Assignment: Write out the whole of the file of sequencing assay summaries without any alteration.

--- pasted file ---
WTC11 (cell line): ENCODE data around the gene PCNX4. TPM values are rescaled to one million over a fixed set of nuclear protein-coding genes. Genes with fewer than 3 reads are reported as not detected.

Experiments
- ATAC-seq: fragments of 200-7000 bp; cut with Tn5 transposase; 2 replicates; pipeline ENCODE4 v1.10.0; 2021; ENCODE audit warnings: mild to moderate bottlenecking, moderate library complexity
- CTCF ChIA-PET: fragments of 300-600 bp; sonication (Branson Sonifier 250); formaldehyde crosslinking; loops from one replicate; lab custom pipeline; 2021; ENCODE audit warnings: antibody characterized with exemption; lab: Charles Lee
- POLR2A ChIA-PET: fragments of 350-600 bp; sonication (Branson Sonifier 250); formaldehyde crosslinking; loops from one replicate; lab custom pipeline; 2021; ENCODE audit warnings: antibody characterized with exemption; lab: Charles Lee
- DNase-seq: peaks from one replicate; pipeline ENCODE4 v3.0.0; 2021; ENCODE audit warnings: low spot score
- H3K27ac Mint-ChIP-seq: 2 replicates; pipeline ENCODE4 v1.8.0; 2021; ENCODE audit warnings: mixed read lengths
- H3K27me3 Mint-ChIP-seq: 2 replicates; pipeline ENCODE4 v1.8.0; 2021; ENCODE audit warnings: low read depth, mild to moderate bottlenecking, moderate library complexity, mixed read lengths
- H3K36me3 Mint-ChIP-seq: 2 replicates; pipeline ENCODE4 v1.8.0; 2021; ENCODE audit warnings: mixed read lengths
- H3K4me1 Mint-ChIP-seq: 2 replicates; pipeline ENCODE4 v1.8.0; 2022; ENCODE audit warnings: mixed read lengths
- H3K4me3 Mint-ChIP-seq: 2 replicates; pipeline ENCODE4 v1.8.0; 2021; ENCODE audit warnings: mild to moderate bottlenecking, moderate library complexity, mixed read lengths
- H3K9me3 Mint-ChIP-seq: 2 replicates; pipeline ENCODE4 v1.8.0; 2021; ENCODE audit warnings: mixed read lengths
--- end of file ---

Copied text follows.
WTC11 (cell line): ENCODE data around the gene PCNX4. TPM values are rescaled to one million over a fixed set of nuclear protein-coding genes. Genes with fewer than 3 reads are reported as not detected.

Experiments
- ATAC-seq: fragments of 200-7000 bp; cut with Tn5 transposase; 2 replicates; pipeline ENCODE4 v1.10.0; 2021; ENCODE audit warnings: mild to moderate bottlenecking, moderate library complexity
- CTCF ChIA-PET: fragments of 300-600 bp; sonication (Branson Sonifier 250); formaldehyde crosslinking; loops from one replicate; lab custom pipeline; 2021; ENCODE audit warnings: antibody characterized with exemption; lab: Charles Lee
- POLR2A ChIA-PET: fragments of 350-600 bp; sonication (Branson Sonifier 250); formaldehyde crosslinking; loops from one replicate; lab custom pipeline; 2021; ENCODE audit warnings: antibody characterized with exemption; lab: Charles Lee
- DNase-seq: peaks from one replicate; pipeline ENCODE4 v3.0.0; 2021; ENCODE audit warnings: low spot score
- H3K27ac Mint-ChIP-seq: 2 replicates; pipeline ENCODE4 v1.8.0; 2021; ENCODE audit warnings: mixed read lengths
- H3K27me3 Mint-ChIP-seq: 2 replicates; pipeline ENCODE4 v1.8.0; 2021; ENCODE audit warnings: low read depth, mild to moderate bottlenecking, moderate library complexity, mixed read lengths
- H3K36me3 Mint-ChIP-seq: 2 replicates; pipeline ENCODE4 v1.8.0; 2021; ENCODE audit warnings: mixed read lengths
- H3K4me1 Mint-ChIP-seq: 2 replicates; pipeline ENCODE4 v1.8.0; 2022; ENCODE audit warnings: mixed read lengths
- H3K4me3 Mint-ChIP-seq: 2 replicates; pipeline ENCODE4 v1.8.0; 2021; ENCODE audit warnings: mild to moderate bottlenecking, moderate library complexity, mixed read lengths
- H3K9me3 Mint-ChIP-seq: 2 replicates; pipeline ENCODE4 v1.8.0; 2021; ENCODE audit warnings: mixed read lengths